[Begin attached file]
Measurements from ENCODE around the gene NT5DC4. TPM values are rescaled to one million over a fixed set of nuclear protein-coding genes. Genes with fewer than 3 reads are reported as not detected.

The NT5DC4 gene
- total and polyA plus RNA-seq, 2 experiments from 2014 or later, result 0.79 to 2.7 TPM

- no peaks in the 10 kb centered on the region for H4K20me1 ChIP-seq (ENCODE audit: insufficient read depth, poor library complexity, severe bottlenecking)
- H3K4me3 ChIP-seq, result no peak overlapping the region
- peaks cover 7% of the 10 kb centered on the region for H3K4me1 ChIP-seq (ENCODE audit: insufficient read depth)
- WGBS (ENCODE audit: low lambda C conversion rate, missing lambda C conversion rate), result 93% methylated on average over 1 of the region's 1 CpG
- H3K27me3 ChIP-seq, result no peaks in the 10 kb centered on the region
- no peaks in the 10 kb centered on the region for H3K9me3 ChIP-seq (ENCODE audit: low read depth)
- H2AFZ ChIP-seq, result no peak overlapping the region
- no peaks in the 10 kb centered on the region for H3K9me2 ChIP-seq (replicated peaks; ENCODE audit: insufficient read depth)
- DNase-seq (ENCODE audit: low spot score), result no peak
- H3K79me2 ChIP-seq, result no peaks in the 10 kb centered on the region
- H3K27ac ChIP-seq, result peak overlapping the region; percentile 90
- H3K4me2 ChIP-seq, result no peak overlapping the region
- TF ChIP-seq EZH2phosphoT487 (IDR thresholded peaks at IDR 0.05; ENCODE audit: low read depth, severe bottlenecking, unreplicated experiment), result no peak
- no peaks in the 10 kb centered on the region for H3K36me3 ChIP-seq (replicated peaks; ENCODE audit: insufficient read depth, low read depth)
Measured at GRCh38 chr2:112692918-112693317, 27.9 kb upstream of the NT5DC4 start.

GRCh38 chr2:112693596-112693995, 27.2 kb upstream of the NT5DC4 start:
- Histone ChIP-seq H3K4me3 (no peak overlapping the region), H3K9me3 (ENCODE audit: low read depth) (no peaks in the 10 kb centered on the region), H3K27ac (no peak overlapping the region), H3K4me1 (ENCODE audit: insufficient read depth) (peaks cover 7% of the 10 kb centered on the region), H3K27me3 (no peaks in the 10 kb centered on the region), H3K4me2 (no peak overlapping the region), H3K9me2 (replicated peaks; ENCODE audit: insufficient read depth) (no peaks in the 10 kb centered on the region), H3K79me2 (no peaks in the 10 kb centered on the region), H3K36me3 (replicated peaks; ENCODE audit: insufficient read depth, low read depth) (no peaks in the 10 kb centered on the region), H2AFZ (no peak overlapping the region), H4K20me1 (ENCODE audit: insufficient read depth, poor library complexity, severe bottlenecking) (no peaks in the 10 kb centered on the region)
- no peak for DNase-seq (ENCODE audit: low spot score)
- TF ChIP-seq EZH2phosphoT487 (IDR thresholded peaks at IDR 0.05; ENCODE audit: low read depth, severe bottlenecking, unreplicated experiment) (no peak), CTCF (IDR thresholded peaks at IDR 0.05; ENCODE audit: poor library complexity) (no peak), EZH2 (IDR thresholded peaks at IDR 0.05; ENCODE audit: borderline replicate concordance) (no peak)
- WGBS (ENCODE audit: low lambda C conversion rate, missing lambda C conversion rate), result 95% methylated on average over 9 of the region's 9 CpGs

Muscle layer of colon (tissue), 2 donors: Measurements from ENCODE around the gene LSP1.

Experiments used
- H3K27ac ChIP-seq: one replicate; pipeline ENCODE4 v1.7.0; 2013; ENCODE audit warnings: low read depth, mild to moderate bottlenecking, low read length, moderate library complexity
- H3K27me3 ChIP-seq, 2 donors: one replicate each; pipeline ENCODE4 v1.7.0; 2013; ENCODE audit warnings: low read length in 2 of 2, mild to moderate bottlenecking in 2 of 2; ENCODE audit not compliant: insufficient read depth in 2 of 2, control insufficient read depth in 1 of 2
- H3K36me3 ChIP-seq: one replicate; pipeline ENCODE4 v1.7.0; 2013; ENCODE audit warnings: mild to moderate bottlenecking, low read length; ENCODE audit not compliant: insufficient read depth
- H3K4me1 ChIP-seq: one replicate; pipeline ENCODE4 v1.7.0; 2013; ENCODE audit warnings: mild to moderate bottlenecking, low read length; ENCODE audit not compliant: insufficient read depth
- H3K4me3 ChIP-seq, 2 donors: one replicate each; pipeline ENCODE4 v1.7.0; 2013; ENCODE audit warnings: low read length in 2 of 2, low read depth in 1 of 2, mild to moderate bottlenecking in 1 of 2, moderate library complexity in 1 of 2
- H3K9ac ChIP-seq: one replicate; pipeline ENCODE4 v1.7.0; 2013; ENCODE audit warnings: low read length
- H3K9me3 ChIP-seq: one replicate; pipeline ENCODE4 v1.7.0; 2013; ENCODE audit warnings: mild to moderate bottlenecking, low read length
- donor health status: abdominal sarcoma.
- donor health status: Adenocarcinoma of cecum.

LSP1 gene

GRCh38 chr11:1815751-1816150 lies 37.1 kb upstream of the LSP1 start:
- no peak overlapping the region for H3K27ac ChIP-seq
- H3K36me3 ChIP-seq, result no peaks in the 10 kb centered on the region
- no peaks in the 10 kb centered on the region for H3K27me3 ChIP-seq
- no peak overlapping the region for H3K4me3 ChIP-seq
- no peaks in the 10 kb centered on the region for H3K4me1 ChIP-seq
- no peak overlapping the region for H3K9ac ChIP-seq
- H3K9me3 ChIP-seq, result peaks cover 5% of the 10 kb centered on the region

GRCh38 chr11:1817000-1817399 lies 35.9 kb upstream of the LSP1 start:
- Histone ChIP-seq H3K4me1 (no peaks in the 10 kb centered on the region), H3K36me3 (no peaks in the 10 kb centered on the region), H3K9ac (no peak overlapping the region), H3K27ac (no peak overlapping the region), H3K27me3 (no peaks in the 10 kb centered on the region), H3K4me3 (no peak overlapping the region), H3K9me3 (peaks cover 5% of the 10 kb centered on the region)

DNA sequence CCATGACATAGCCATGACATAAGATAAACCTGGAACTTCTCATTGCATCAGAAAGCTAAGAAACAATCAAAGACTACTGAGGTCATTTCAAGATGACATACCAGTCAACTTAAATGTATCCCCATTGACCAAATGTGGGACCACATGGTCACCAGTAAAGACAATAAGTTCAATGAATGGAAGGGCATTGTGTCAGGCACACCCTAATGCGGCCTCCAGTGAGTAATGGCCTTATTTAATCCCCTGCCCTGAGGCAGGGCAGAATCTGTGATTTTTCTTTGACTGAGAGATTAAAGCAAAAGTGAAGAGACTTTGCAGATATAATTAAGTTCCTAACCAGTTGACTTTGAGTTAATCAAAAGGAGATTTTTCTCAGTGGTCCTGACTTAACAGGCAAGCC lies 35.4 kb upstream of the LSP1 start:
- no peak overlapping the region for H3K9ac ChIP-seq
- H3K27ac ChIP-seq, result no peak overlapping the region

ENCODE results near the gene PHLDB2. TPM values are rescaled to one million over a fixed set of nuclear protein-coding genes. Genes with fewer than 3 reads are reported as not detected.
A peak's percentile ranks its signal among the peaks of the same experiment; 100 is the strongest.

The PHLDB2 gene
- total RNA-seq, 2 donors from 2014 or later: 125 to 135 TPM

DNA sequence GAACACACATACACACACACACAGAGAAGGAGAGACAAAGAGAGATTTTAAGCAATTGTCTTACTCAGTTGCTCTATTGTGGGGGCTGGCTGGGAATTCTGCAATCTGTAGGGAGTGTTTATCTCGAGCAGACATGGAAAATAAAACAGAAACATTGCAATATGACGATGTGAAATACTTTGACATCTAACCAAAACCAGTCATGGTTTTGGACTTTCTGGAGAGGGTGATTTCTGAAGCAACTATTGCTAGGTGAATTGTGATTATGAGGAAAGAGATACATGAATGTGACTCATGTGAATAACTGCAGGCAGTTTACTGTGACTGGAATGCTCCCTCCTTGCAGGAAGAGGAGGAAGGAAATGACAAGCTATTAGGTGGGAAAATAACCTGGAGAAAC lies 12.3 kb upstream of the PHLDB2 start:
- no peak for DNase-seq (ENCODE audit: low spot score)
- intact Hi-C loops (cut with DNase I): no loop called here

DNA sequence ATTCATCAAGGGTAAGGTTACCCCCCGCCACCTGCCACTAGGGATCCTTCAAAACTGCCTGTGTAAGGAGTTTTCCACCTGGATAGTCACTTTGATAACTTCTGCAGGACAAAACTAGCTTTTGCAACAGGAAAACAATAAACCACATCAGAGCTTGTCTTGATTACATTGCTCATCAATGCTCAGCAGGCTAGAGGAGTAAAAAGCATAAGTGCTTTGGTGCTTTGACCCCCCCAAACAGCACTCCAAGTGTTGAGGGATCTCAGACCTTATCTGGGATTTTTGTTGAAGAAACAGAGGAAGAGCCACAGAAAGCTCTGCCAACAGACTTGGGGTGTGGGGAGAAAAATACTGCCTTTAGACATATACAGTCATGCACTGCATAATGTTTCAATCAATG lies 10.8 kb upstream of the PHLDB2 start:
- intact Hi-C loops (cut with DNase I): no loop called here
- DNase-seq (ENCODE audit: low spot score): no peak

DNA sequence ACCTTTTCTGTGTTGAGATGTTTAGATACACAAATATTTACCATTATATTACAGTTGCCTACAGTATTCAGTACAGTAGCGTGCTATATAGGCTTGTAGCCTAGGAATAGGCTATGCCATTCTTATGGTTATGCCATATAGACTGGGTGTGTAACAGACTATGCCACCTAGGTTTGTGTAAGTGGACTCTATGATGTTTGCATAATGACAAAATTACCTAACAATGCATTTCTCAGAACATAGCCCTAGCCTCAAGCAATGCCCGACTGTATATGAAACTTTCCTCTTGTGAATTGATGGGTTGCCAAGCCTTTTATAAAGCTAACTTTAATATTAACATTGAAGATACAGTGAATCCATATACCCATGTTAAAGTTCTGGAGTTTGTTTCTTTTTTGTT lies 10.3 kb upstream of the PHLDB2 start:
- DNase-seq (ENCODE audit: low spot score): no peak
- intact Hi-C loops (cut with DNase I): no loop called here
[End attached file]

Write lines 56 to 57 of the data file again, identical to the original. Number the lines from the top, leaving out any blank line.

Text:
DNA sequence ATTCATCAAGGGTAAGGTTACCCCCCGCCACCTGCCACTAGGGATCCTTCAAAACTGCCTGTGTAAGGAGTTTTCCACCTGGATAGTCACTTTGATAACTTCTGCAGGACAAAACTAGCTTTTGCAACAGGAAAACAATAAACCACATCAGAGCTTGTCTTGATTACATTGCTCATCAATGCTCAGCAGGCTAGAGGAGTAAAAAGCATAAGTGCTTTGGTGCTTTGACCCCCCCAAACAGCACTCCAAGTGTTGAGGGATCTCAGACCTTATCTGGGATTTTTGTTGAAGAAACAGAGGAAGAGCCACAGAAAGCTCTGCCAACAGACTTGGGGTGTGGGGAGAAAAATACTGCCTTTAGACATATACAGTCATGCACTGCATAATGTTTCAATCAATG lies 10.8 kb upstream of the PHLDB2 start:
- intact Hi-C loops (cut with DNase I): no loop called here